Since then, Kelly has built up a wide-ranging résumé that includes not only searing documentaries like 13th, but YouTube Red’s comedy series Sing It! and Hulu’s East Los High. Though she loves all of it, she finds documentary filmmaking particularly rewarding and notes that it informs her fiction work. “I think my documentary work makes me a better director of photography for narrative projects,” she explains. “On a show like East Los High, I have more than enough support — there are trucks with almost every kind of light I could need. Sometimes on a documentary, it’s just you, or you and a 1st AC and maybe a gaffer if you’re lucky, and you’re often going into locations you haven’t scouted before. That pared-down approach makes me a more instinctive cinematographer, and it prepares me to walk on a narrative set and really make the most of whatever time and resources I have.”

Kuba Kijowski, PSC

As a teenager growing up in Warsaw, Poland, Jakub “Kuba” Kijowski, PSC struggled in school due to his dyslexia. “I found writing to be a real problem,” he says. Luckily, some of his teachers discovered that he had a passion for visual storytelling and encouraged his interest in photography. “We were still in the analog era, so I spent my days in a darkroom that I had set up in my bedroom,” he recalls.

His interest in visual arts led him to enroll at the prestigious Lodz Film School, where he studied under cinematographers Witold Sobocinski, PSC and Jerzy Wójcik, PSC; the former received the ASC’s International Award in 2002. They and director of photography Jolanta Dylewska, PSC taught him that “the job is not about technical tricks but about telling a story,” Kijowski says. Dylewska brought Kijowski fully into the fold when she took him on as a camera operator for Agnieszka Holland’s In Darkness. “We worked in Germany and in Poland with an international crew and cast,” he recalls of the massive production. “It was a great experience working with a big crew on an original, creative film.”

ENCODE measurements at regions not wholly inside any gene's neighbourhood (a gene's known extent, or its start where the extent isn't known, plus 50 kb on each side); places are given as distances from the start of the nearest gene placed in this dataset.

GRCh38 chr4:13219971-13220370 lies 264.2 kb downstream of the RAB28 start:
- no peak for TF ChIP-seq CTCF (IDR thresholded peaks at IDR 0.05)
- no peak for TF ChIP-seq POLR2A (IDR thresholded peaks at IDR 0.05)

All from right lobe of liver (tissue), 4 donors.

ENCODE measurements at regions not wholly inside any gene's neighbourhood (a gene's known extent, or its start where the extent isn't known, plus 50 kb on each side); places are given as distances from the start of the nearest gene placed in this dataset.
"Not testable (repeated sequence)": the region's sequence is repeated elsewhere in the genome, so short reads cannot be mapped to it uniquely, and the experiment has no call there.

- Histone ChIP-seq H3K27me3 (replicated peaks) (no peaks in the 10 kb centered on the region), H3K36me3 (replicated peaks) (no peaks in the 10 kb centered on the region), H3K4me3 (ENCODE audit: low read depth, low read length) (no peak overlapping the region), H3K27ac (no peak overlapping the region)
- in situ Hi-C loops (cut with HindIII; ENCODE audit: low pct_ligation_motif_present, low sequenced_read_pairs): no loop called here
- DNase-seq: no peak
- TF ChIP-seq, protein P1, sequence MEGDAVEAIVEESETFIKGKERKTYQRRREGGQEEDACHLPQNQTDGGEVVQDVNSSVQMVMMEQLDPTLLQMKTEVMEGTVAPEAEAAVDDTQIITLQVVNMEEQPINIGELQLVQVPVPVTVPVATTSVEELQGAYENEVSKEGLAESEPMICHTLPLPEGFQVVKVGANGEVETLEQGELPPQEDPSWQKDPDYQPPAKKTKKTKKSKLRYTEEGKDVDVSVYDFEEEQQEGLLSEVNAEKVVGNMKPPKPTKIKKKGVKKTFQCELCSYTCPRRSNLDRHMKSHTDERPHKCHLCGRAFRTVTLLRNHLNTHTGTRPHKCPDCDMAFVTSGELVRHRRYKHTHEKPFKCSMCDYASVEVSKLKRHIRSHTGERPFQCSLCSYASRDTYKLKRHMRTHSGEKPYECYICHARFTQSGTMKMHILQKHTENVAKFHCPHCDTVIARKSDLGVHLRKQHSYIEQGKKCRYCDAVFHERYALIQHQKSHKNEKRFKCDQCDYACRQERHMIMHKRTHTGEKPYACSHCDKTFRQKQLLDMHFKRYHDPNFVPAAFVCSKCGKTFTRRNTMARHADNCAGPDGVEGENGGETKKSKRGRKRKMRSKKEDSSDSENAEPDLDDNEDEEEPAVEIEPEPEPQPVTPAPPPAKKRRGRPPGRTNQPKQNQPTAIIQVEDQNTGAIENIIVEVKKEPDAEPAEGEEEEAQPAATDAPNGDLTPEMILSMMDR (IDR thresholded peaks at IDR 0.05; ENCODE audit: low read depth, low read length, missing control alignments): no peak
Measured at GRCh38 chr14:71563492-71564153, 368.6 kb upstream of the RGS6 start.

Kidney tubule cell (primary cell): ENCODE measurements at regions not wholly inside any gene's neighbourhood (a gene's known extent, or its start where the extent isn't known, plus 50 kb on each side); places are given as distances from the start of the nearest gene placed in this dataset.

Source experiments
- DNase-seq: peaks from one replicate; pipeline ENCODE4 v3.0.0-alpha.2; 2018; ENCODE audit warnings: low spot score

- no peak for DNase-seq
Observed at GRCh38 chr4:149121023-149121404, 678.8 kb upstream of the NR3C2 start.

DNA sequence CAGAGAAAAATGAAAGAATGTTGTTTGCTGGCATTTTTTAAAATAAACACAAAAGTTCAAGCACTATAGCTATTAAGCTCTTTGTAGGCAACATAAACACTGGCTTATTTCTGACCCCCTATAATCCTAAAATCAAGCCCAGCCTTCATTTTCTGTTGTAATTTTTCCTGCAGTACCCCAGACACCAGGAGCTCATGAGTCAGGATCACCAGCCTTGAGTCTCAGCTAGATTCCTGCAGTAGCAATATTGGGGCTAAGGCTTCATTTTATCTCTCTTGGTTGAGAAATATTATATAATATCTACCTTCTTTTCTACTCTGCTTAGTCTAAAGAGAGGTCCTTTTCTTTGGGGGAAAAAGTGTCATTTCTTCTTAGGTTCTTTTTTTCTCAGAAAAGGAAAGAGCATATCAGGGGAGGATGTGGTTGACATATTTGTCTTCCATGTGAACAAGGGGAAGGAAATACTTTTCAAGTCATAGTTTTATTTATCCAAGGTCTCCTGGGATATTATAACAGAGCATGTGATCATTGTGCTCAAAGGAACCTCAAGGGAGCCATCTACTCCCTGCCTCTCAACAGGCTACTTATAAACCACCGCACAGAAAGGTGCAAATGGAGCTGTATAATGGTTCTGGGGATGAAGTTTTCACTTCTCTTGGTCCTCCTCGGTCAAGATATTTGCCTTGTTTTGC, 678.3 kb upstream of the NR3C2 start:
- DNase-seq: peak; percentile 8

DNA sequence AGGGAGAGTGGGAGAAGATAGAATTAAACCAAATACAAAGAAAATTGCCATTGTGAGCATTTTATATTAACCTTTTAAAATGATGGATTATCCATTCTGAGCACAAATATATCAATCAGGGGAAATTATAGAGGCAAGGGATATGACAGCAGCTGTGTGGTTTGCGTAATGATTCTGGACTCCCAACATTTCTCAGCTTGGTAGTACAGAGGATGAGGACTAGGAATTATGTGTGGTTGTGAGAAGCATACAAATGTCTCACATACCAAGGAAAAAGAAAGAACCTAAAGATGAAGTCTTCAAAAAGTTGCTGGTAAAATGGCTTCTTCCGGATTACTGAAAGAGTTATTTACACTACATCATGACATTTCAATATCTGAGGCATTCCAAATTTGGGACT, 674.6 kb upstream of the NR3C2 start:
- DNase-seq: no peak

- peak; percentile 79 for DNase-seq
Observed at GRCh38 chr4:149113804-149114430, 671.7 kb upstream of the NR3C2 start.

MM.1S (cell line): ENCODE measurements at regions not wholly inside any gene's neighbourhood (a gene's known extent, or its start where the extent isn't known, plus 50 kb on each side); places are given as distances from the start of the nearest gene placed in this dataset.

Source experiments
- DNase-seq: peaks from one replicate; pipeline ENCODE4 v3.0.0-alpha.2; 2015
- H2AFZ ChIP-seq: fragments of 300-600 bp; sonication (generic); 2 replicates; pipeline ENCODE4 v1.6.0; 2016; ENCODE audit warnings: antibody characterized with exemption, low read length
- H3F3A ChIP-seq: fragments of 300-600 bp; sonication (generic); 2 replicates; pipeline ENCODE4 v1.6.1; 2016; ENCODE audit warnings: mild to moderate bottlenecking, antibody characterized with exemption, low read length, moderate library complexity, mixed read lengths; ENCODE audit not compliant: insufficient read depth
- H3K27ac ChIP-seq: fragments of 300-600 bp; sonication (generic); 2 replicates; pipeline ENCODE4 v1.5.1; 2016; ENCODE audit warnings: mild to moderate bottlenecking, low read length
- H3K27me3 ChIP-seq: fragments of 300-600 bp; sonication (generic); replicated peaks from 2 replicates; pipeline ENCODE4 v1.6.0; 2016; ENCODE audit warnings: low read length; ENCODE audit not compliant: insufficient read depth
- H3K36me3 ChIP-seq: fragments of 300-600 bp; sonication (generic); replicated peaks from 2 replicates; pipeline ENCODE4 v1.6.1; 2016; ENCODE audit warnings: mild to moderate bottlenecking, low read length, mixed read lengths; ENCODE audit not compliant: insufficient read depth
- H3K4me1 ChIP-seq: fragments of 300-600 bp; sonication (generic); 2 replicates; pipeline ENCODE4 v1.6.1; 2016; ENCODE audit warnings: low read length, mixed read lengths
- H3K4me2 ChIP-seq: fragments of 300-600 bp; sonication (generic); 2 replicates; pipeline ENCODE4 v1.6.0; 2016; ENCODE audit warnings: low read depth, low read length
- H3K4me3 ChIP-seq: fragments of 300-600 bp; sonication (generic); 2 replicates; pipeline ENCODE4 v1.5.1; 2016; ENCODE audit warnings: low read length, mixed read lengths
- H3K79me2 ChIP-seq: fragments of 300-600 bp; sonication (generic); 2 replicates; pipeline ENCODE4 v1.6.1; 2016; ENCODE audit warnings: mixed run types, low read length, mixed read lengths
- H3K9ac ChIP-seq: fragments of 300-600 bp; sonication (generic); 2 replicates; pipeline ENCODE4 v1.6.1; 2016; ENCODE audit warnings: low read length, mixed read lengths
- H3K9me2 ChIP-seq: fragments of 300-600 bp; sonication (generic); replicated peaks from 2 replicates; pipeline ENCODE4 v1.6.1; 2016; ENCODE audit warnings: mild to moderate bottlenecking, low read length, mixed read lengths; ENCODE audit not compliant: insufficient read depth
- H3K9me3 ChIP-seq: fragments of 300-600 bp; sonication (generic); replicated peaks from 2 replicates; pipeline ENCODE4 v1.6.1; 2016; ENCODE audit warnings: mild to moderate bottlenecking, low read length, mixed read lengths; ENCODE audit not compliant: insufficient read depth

After In Darkness, Kijowski quickly rose to prominence as a cinematographer in Poland, receiving a Camerimage nomination in 2013 for the minimalistic psychological drama Floating Skyscrapers. “We were searching for visual expression that would underline the loneliness of the two main characters,” he says.

His next feature, The Lure, was a “fairytale for adults” that won the World Cinema Dramatic Special Jury Award for Unique Vision and Design at the 2016 Sundance Film Festival. “The story takes place in Warsaw in the Eighties and involves two young mermaids who appear innocent but are in fact bloodthirsty beasts,” Kijowski explains. “I aimed at presenting this duality of innocence and brutality, beauty and repugnance, obviousness and mystery by merging opposing aesthetics. I wanted to link the colorful, fairytale world of a dance club with the vicious naturalism of sordid interiors.” Kijowski plans to reunite with The Lure director Agnieszka Smoczynska on her new film, about a woman with memory loss who is reunited with her family — “a psychological drama that we want to film like a horror story,” according to Kijowski.

Kijowski finds inspiration in the content of his films, looking for the precise visual corollary to the emotions and story. “I believe that finding an aesthetically appropriate visual form for a story contributes to its success,” he explains. “Then once you start telling the story, you move to a higher level. You become an author.”